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Greatest Danger Is Kyoto Protocol, Not Global Warming

Getting hot about global warming bias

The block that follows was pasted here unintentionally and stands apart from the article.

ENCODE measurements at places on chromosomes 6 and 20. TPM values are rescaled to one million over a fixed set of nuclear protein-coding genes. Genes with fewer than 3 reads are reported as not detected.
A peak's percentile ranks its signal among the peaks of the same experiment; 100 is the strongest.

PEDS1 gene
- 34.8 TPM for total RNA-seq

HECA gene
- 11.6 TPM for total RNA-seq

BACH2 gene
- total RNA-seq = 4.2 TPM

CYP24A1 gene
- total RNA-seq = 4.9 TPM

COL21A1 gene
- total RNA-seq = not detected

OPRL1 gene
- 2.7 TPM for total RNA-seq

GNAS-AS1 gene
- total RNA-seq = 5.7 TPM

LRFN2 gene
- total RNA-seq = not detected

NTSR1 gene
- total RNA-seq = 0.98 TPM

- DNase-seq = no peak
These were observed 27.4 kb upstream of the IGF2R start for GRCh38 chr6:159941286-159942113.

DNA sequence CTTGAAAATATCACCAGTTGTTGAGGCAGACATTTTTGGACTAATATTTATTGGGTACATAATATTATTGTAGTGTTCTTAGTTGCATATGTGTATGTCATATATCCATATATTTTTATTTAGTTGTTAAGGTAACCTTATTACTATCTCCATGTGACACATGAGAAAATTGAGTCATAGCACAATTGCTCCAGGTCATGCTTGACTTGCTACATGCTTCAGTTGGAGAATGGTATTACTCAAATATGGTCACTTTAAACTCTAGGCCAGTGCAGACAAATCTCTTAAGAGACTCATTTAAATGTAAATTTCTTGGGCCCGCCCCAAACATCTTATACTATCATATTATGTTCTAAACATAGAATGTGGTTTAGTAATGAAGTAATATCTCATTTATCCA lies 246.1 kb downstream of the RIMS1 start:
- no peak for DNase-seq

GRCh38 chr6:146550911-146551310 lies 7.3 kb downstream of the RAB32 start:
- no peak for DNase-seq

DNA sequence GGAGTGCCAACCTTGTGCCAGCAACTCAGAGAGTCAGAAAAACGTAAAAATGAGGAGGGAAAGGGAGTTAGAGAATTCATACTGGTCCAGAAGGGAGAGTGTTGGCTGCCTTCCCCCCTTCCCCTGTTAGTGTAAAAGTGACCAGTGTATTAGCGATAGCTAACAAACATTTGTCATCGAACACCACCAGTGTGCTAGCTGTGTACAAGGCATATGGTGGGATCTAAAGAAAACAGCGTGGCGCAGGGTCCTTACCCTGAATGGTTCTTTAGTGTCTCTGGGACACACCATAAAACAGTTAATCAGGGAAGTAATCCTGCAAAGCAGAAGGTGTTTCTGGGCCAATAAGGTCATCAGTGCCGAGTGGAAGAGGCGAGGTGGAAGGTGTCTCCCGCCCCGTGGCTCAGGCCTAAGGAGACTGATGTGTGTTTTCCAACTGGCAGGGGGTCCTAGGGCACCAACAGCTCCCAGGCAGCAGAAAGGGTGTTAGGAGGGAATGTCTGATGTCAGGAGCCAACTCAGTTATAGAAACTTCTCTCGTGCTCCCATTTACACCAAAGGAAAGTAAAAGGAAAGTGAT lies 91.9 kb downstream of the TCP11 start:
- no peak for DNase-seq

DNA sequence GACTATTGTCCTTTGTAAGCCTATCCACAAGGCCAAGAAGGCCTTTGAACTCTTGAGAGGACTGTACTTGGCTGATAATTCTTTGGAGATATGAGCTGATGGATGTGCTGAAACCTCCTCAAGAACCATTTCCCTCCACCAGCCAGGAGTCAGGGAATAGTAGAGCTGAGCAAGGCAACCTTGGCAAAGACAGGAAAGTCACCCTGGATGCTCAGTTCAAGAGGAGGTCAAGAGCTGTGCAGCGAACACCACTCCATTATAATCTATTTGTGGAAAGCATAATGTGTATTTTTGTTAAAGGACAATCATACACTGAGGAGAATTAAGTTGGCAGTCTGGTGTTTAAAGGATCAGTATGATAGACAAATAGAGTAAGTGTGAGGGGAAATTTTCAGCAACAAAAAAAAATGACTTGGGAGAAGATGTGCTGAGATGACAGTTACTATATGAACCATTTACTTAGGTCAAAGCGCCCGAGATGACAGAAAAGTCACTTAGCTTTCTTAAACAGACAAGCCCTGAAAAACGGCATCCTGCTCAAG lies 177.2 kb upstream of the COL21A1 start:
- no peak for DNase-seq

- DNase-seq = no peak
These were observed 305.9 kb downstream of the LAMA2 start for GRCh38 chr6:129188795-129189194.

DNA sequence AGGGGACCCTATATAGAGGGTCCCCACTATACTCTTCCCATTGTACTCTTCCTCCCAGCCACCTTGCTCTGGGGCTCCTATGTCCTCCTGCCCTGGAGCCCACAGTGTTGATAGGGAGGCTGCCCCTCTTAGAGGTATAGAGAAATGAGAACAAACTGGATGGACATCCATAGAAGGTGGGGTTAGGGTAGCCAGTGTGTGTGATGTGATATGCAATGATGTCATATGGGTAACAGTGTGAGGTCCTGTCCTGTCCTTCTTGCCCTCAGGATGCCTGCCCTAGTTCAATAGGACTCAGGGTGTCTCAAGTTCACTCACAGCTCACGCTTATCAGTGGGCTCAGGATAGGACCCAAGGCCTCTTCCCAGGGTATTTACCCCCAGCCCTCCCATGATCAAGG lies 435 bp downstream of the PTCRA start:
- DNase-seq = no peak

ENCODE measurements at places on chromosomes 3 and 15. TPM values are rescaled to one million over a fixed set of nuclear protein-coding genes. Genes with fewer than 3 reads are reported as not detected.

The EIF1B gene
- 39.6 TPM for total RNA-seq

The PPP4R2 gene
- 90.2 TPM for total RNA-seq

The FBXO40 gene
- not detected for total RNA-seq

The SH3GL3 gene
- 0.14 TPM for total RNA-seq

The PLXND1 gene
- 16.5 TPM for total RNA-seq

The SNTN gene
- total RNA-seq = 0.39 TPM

By Herman Cain and Dan Gainor For several years, the news media have been warning us of the impending doom of global warming. Well, they almost got it right. Forget their reports that blame everything from hot weather to cold weather on global warming. The impending doom lurking just around the corner is the Kyoto Protocol — and Russia’s decision to go along with this nonsense will make it a reality for a good bit of the globe. The U.S. is already under pressure to join in despite the potential price tag of more than $400 billion each year. The treaty gives industrialized nations just eight years to cut their emissions of six key greenhouse gases. If the U.S. had gone along, we would have been required to cut emissions 7 percent below 1990 levels – nearly 20 percent below current estimates. Think about that for just a second. Imagine cutting emissions 20 percent in just eight years. The U.S. Energy Information Administration estimates that treaty could cost between $225 billion to more than $400 billion annually — equal to every penny earned by more than 5.3 million U.S. households. It could also put between 1.1 million to 4.9 million Americans out of work. Of course, you might not know any of this if you relied on the major media to tell you. A new study by the Media Research Center’s Free Market Project looked at how all five major news shows — the three broadcast channels as well the Fox News Channel and CNN — had handled the issues involving climate change. The study tracked the shows from Jan. 21, 2001, the beginning of the Bush presidency, through September 30, 2004. What we found is that most network news shows hardly even admit there is a scientific debate on global warming. They only did so in 12 stories. That’s 9 percent of the time. Sad to say, they aren’t following the news. The Russian government moved ahead on Kyoto despite objections of its own Academy of Sciences that the thinking behind the treaty is faulty. Network news shows paid no attention. Instead, they repeated the claim that global warming is a given, that mankind is to blame for this “problem” or both 55 percent (77 stories) of the time. That’s roughly six times more often than they even admitted there might be some scientific objection. NBC was the worst of all five networks studied. It took this pro-Kyoto view in 30 stories (64 percent). It also had the lowest percentage of opposition to this view — only three stories (6 percent). That’s a ratio of 10 to 1. Here is a fairly typical network comment — from CBS Evening News reporter Jerry Bowen on August 29, 2002, “Whatever its cause, there is now abundant evidence that the Earth is having a heat wave.” That claim is open to debate. Satellite and weather balloon data indicate no warming is taking place at all. Since those two different measures disagree with ground temperature results, the data deserve more investigation, not more hot air. The networks are only seeing one side of the debate because they are only asking the questions of liberal environmental groups. The Natural Resources Defense Council is interviewed often, but they are never described as a strongly anti-Bush organization even though that is exactly what they are. According to their own website, the Bush administration, “threatens to do more damage to our environmental protections than any other in U.S. history.” No matter who the news shows interviewed, the coverage focused on the impact of global warming. The stories blamed everything from floods to drought on climate change. ABC blamed warming for “erratic” weather such as a Christmas Eve snowstorm in Buffalo of all places. Reporter Neal Karlinsky explained, “Scientists say there is a pattern here. The weather is becoming more erratic for one main reason, the earth is getting warmer.” This virtually guarantees the networks are correct on the issue of global warming. If the weather gets warmer, they were right. If it gets colder, they can blame that on warming. And lastly, if the weather simply changes and produces snow in Buffalo on Christmas Eve, then they can say the weather is changeable. What should be changeable is how the networks handle their global warming coverage. Only the Fox News Channel made a respectable showing in our study. The other four networks need to learn to balance their coverage of this important issue. Until then, network bias is like the weather — something we all complain about but the networks seem unable to do anything to fix. Herman Cain, former president and chairman of Godfather’s Pizza, Inc. and former Senate candidate in Georgia, is now the national chairman of the Media Research Center’s Free Market Project, of which Dan Gainor is director.

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